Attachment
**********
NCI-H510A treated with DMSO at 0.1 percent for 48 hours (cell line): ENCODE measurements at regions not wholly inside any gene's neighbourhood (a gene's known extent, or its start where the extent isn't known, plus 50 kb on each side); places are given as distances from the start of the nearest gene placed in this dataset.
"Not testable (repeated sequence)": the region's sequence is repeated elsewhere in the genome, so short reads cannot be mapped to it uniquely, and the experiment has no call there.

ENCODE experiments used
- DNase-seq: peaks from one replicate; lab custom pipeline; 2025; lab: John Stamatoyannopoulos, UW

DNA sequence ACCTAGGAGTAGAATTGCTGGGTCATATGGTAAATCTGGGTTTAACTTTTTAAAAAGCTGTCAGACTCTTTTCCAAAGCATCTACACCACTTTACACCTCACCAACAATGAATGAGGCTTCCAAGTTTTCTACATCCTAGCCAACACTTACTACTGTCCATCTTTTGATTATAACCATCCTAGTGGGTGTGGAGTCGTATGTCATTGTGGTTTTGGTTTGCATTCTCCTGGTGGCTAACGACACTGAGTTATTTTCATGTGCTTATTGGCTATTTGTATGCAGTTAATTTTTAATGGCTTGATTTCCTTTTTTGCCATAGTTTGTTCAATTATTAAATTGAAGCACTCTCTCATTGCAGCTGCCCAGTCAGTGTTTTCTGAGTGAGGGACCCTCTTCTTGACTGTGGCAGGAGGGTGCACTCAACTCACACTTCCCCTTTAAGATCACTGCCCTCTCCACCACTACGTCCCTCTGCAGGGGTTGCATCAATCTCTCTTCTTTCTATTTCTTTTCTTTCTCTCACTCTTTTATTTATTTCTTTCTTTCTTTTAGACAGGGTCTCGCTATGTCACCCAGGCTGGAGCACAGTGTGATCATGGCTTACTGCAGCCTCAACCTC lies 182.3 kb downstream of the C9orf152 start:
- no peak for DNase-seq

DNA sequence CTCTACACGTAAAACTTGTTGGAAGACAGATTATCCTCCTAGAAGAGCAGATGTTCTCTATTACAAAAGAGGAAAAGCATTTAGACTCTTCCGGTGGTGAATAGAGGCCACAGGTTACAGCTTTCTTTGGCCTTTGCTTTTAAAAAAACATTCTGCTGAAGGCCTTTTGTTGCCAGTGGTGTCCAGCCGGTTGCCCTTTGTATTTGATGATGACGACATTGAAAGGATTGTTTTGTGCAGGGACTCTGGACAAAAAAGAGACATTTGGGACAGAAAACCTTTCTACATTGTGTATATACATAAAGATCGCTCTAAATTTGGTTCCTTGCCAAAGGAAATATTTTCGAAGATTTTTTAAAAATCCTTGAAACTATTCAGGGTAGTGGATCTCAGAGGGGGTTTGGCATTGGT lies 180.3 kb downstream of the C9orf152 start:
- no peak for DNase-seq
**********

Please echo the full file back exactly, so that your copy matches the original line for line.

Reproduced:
NCI-H510A treated with DMSO at 0.1 percent for 48 hours (cell line): ENCODE measurements at regions not wholly inside any gene's neighbourhood (a gene's known extent, or its start where the extent isn't known, plus 50 kb on each side); places are given as distances from the start of the nearest gene placed in this dataset.
"Not testable (repeated sequence)": the region's sequence is repeated elsewhere in the genome, so short reads cannot be mapped to it uniquely, and the experiment has no call there.

ENCODE experiments used
- DNase-seq: peaks from one replicate; lab custom pipeline; 2025; lab: John Stamatoyannopoulos, UW

DNA sequence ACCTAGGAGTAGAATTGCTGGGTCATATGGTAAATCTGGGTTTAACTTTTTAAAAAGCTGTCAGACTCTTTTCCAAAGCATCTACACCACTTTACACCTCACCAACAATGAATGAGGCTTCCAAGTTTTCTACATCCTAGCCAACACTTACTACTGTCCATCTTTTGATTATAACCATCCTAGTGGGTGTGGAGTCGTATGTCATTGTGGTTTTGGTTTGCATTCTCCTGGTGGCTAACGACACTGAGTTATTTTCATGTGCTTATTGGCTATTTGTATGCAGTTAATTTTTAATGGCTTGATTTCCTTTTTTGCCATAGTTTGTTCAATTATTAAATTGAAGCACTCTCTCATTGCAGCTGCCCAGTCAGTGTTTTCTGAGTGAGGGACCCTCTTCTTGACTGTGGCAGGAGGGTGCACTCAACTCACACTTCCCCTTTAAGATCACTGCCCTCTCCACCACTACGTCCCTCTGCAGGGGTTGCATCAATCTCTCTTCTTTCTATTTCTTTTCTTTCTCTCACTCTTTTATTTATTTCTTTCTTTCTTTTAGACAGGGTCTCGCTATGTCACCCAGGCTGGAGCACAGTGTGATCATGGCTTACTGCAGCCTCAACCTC lies 182.3 kb downstream of the C9orf152 start:
- no peak for DNase-seq

DNA sequence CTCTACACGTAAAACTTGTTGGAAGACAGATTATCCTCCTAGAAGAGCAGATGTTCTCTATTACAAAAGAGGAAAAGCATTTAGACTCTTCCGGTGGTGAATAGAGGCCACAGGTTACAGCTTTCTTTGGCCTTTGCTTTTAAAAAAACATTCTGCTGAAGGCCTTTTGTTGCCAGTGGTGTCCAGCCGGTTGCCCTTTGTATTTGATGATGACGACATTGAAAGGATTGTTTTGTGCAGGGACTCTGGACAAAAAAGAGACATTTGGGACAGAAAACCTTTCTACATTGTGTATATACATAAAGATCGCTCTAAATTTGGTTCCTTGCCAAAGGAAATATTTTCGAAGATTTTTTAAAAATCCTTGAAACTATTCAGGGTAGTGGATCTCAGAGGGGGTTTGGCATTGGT lies 180.3 kb downstream of the C9orf152 start:
- no peak for DNase-seq